Katie Melissa is a digital entrepreneur responsible for creating e-commerce businesses generating multiple 6-figures per month. Katie has 260+ students learning how to create profitable drop-shipping stores on the Amazon and Shopify marketplaces. More information on her e-commerce coaching can be found here.
7. Control what you can. Accept what you can’t. Learn from it all.
“I feel like there are two different types of setbacks in life. The first type happens on a daily basis and is where our initial attempt at something doesn’t achieve the desired result. This can be as simple as not finding what we need on the first Google search or more complex, like losing money on an advertising campaign.
For most achievers, including myself, this type of setback doesn’t even register as a setback. It’s just another step in the trial and error process required to succeed at anything in life. I’ve noticed, however, that many of the people in my life get completely derailed by these types of setbacks. They always give up if the first, second, or third attempt doesn’t succeed, and it prevents them from achieving most of the things they want in life.
The second type of setback is the big stuff… the stuff you remember. It’s the type of stuff that takes months or even years to recover from. Could be losing a job, having a business fail, dealing with a major health issue or losing a loved one. I don’t think there’s any right way to deal with these types of setbacks. They are all unique and most will become a permanent part of who we are. For me, it just comes down to learning what I can from them, taking control of the parts I can influence, letting go of the parts I can’t, and trying to focus on what’s important.”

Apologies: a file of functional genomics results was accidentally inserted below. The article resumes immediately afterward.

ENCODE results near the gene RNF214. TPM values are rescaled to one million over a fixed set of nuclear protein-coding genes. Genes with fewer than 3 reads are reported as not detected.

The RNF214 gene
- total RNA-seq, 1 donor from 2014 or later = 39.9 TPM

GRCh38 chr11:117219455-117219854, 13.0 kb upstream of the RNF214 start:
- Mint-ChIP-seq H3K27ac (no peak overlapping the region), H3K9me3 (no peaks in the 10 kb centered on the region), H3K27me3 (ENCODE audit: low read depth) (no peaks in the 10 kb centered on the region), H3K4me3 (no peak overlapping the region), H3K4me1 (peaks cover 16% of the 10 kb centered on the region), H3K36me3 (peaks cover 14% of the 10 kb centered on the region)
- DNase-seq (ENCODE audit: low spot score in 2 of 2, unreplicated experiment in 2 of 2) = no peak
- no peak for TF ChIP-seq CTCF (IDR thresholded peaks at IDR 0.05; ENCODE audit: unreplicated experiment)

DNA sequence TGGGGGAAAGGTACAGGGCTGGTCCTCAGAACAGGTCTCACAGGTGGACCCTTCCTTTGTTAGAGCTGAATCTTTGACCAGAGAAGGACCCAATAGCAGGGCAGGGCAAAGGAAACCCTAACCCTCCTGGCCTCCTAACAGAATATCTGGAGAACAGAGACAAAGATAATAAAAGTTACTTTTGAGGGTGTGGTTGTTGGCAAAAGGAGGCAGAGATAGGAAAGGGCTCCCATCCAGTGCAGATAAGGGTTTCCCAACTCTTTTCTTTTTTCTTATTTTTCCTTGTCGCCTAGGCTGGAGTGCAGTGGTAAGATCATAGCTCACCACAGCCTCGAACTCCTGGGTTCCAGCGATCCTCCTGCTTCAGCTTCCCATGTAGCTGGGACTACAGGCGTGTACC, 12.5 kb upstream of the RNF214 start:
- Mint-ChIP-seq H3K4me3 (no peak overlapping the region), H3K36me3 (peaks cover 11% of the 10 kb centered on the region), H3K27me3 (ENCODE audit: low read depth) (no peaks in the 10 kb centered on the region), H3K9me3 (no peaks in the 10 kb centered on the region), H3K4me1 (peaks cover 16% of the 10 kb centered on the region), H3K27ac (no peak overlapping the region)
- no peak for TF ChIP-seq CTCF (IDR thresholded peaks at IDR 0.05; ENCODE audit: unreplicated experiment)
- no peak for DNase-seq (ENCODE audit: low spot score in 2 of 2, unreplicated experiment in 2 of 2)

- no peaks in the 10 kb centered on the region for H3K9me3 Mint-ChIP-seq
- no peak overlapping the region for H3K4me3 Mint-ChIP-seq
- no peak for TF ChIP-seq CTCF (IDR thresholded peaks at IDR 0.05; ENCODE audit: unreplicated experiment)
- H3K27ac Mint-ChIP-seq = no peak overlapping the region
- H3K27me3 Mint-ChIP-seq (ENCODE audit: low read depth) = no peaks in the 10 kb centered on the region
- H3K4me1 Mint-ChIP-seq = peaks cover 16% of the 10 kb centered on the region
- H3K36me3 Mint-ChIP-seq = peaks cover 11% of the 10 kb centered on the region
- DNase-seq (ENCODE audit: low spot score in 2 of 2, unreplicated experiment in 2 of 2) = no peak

— Jacob Mcmillen
Jacob McMillen is a seasoned freelance writer who spends his spare time helping other writers succeed online. Click here to learn how he went from $15 per article to $15k per month.
8. Setbacks are the stepping stones to your next accomplishment.
“I view everything as a stepping stone. Each experience in my life, each failure, mistake, or something that I learned — prepared me for the next challenge life would have to offer. Giving myself the reality that there are many setbacks, barriers, and challenges to persevere in business. That’s why I really try to only focus on what I can control and learn from what I may not be able to control.”
— Jeremy Miller
9. Take 7 minutes for emotional release. Then be done with it.
“Setbacks. Or should I say: the rocks on the road you’ll build your castle with.
See, I am one of those people you look in the face and can easily think: ‘Woah. She has it all. She is healthy, energetic, always happy and helpful! She is some kinda funny (or so I think) and she travels the world fulltime while doing what she loves! What a life!’
But what you don’t think is about all of the crazy challenges I overcame to get here. Some call these setbacks.
I call them: resilience rocks.
I know I am rock solid when it comes to resilience and staying strong in times of crisis.
I am the one who keeps emotions out, breathes deeply, stands tall and walk confidently into the middle of the tornado.
Sometimes, I loose my mind when things are over, just for the sake of emotional release. I give myself 7 minutes, let it all out, scream, cry, sob, whatever. Then it’s okay. 7 minutes.
See — the reason why setbacks are setbacks for so many of us is because they get the tornado sweep them off their feet, lift them up and smash them on their asses. They loose confidence in themselves when shit hits the fan, but that’s exactly when it should be the strongest! When you need to plant your feet deeply onto the ground and hold your head up.